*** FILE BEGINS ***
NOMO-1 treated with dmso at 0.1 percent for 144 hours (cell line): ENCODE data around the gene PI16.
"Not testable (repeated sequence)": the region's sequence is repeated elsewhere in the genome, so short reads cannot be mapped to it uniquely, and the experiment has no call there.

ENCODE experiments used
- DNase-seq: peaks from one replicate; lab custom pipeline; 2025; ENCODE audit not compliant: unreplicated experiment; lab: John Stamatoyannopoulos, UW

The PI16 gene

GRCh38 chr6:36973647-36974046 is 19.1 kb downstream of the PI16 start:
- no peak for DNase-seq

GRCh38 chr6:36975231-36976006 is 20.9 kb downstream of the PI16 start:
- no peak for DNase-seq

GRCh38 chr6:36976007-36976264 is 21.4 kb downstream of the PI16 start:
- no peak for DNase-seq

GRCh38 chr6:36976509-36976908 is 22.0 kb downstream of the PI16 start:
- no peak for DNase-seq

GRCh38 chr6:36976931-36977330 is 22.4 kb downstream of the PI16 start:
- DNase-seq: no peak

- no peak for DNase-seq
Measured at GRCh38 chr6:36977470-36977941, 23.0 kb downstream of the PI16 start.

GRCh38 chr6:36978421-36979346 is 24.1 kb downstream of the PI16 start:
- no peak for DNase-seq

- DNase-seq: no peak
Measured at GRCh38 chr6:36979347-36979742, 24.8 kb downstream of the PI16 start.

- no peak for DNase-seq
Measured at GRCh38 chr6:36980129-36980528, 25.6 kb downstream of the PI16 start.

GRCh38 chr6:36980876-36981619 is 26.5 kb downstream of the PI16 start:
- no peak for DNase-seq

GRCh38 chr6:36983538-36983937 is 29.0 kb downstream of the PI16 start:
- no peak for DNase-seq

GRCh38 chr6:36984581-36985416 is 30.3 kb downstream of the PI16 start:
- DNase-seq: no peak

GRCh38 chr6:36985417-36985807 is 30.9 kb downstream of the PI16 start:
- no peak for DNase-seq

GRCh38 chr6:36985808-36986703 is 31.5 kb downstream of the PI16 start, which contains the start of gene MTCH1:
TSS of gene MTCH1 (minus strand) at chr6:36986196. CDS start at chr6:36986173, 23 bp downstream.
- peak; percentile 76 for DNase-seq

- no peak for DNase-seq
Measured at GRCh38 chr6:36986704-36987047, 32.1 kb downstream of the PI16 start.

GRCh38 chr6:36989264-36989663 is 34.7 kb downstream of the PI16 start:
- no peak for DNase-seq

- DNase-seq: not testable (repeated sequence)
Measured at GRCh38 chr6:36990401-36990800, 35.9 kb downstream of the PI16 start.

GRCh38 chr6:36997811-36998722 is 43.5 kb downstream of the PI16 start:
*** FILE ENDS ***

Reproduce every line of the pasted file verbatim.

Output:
NOMO-1 treated with dmso at 0.1 percent for 144 hours (cell line): ENCODE data around the gene PI16.
"Not testable (repeated sequence)": the region's sequence is repeated elsewhere in the genome, so short reads cannot be mapped to it uniquely, and the experiment has no call there.

ENCODE experiments used
- DNase-seq: peaks from one replicate; lab custom pipeline; 2025; ENCODE audit not compliant: unreplicated experiment; lab: John Stamatoyannopoulos, UW

The PI16 gene

GRCh38 chr6:36973647-36974046 is 19.1 kb downstream of the PI16 start:
- no peak for DNase-seq

GRCh38 chr6:36975231-36976006 is 20.9 kb downstream of the PI16 start:
- no peak for DNase-seq

GRCh38 chr6:36976007-36976264 is 21.4 kb downstream of the PI16 start:
- no peak for DNase-seq

GRCh38 chr6:36976509-36976908 is 22.0 kb downstream of the PI16 start:
- no peak for DNase-seq

GRCh38 chr6:36976931-36977330 is 22.4 kb downstream of the PI16 start:
- DNase-seq: no peak

- no peak for DNase-seq
Measured at GRCh38 chr6:36977470-36977941, 23.0 kb downstream of the PI16 start.

GRCh38 chr6:36978421-36979346 is 24.1 kb downstream of the PI16 start:
- no peak for DNase-seq

- DNase-seq: no peak
Measured at GRCh38 chr6:36979347-36979742, 24.8 kb downstream of the PI16 start.

- no peak for DNase-seq
Measured at GRCh38 chr6:36980129-36980528, 25.6 kb downstream of the PI16 start.

GRCh38 chr6:36980876-36981619 is 26.5 kb downstream of the PI16 start:
- no peak for DNase-seq

GRCh38 chr6:36983538-36983937 is 29.0 kb downstream of the PI16 start:
- no peak for DNase-seq

GRCh38 chr6:36984581-36985416 is 30.3 kb downstream of the PI16 start:
- DNase-seq: no peak

GRCh38 chr6:36985417-36985807 is 30.9 kb downstream of the PI16 start:
- no peak for DNase-seq

GRCh38 chr6:36985808-36986703 is 31.5 kb downstream of the PI16 start, which contains the start of gene MTCH1:
TSS of gene MTCH1 (minus strand) at chr6:36986196. CDS start at chr6:36986173, 23 bp downstream.
- peak; percentile 76 for DNase-seq

- no peak for DNase-seq
Measured at GRCh38 chr6:36986704-36987047, 32.1 kb downstream of the PI16 start.

GRCh38 chr6:36989264-36989663 is 34.7 kb downstream of the PI16 start:
- no peak for DNase-seq

- DNase-seq: not testable (repeated sequence)
Measured at GRCh38 chr6:36990401-36990800, 35.9 kb downstream of the PI16 start.

GRCh38 chr6:36997811-36998722 is 43.5 kb downstream of the PI16 start: